World War Z wasn’t a particularly excellent film (just ask any fans of the novel), but for eagle-eyed watch-spotters, there’s a bit of neat trivia behind the watch worn by its protagonist Brad Pitt. As one of Hollywood’s highest-paid actors, Pitt certainly could have had his pick of the litter when it came to luxury watch brands, but a savvy costume designer on the prowl in Italy for a capable, but under-the-radar watch led to Italian independent Terra Cielo Mare making its big-screen debut with the Orienteering model on Pitt’s wrist in the film.
Terra Cielo Mare (‘earth, air, water’ for those brushing up on their Italian) CEO and fourth generation watchmaker Luca Fontana admits that landing his brand in World War Z was a bit of a happy accident, but the fact remains that the Orienteering feels very much as though it could be an excellent selection in the event of a zombie apocalypse, thanks to high marks for legibility, no batteries required to keep its ETA 2824 automatic movement running, and a handy solar compass on the inner rotating bezel to serve as a rudimentary navigational aid in a pinch.
But there’s a bit more to this watch beyond the fact that for nearly twenty years, TCM has been quietly and consistently making a small number of excellent watches inspired by the exploits of those serving in Italy’s three branches of armed forces. Terra Cielo Mare is, in fact, the house brand owned and managed by a venerable family-owned case and bracelet manufacturer, whose clients are reportedly among some of the industry’s heaviest hitters. How heavy? Let’s just say the case and bracelet belonging to one of the most iconic and desired sports watches on the market today aren’t manufactured by that brand in-house. Granted, the folks at TCM were unsurprisingly tight-lipped about addressing the rumor, so consider this an officially unconfirmed open secret for now.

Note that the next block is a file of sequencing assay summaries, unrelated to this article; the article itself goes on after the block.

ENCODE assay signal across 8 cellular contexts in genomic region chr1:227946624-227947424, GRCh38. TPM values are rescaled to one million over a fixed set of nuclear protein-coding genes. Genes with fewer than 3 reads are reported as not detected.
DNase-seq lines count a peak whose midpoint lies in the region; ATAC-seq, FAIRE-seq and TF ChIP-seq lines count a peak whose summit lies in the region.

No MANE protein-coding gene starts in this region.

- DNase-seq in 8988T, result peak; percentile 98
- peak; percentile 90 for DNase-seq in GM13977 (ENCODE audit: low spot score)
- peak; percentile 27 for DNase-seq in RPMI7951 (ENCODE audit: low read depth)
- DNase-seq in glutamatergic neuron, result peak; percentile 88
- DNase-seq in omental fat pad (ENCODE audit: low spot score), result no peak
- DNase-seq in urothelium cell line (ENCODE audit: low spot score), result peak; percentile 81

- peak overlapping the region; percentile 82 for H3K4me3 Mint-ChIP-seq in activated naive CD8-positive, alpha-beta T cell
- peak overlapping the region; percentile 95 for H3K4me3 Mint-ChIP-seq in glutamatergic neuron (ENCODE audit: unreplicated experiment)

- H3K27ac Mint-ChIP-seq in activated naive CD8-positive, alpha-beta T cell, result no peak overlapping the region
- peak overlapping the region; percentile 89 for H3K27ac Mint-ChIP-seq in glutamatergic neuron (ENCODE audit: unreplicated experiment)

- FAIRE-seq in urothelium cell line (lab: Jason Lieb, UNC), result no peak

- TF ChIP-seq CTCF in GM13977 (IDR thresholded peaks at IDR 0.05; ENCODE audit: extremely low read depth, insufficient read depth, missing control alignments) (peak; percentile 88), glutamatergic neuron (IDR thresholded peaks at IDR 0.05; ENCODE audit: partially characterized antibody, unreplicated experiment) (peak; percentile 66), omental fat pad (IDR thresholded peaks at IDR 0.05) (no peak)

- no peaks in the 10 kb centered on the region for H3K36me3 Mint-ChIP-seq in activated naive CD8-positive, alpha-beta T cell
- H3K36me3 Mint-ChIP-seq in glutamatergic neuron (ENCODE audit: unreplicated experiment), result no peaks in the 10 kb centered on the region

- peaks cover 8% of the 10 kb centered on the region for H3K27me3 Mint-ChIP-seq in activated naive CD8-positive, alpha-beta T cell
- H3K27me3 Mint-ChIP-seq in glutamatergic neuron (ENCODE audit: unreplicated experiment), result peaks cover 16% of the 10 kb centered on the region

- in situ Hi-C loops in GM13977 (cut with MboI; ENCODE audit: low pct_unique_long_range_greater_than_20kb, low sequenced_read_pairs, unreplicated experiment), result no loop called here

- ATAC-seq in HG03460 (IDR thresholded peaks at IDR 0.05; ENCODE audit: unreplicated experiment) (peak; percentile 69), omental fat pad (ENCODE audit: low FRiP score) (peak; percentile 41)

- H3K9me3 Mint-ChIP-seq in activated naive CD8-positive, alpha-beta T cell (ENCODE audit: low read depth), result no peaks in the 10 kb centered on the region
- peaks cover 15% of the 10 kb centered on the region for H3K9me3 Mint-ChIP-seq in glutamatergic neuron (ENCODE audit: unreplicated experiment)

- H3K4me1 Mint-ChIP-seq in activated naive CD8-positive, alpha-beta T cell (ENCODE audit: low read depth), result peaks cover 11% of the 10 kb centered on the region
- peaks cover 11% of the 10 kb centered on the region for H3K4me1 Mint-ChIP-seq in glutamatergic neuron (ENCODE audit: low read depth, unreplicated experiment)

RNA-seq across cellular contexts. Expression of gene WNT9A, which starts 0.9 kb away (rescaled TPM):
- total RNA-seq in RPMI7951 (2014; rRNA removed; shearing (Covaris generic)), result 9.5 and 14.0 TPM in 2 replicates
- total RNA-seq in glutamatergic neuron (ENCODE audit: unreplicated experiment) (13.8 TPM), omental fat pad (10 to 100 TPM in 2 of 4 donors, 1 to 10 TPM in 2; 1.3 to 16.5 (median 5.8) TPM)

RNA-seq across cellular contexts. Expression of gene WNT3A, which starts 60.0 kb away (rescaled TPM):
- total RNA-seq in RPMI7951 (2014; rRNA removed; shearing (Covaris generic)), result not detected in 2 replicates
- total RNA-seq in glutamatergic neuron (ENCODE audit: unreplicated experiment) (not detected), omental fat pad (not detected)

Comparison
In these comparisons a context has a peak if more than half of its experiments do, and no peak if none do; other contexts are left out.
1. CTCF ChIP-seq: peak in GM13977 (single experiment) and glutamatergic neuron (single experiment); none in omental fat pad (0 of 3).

Now, it’s a bit of insider baseball to talk about which watch parts are made by whom, but in an industry where there are few truly vertically integrated brands, it’s particularly interesting to find where some of the core components outside of movements are manufactured – especially between ultra high-end, and mid-tier luxury brands. One somewhat prominent example would be Sächsische Uhrentechnologie GmbH Glashütte (better known as SUG, under joint ownership by Sinn) who has been known to manufacture – and sign – cases for fellow German heavyweights like A. Lange & Sohne and others.
But back to the Orienteering – in addition to the fact that its case is extremely likely to be manufactured by the same folks who build watches that literally cost five to ten times more, it still has a lot going for it: distinct design, great functionality, 100m of water resistance, and a surprising degree of comfort and wearability, despite its somewhat chunky 44mm size. Much of this is due in part to the elegant titanium case design whose downward-curved lugs hug the wrist – particularly on the leather strap. The ‘destro’ (left-hand crown) design further aids in comfort, keeping the oversized time adjustment crown well away from the wrist’s articulation.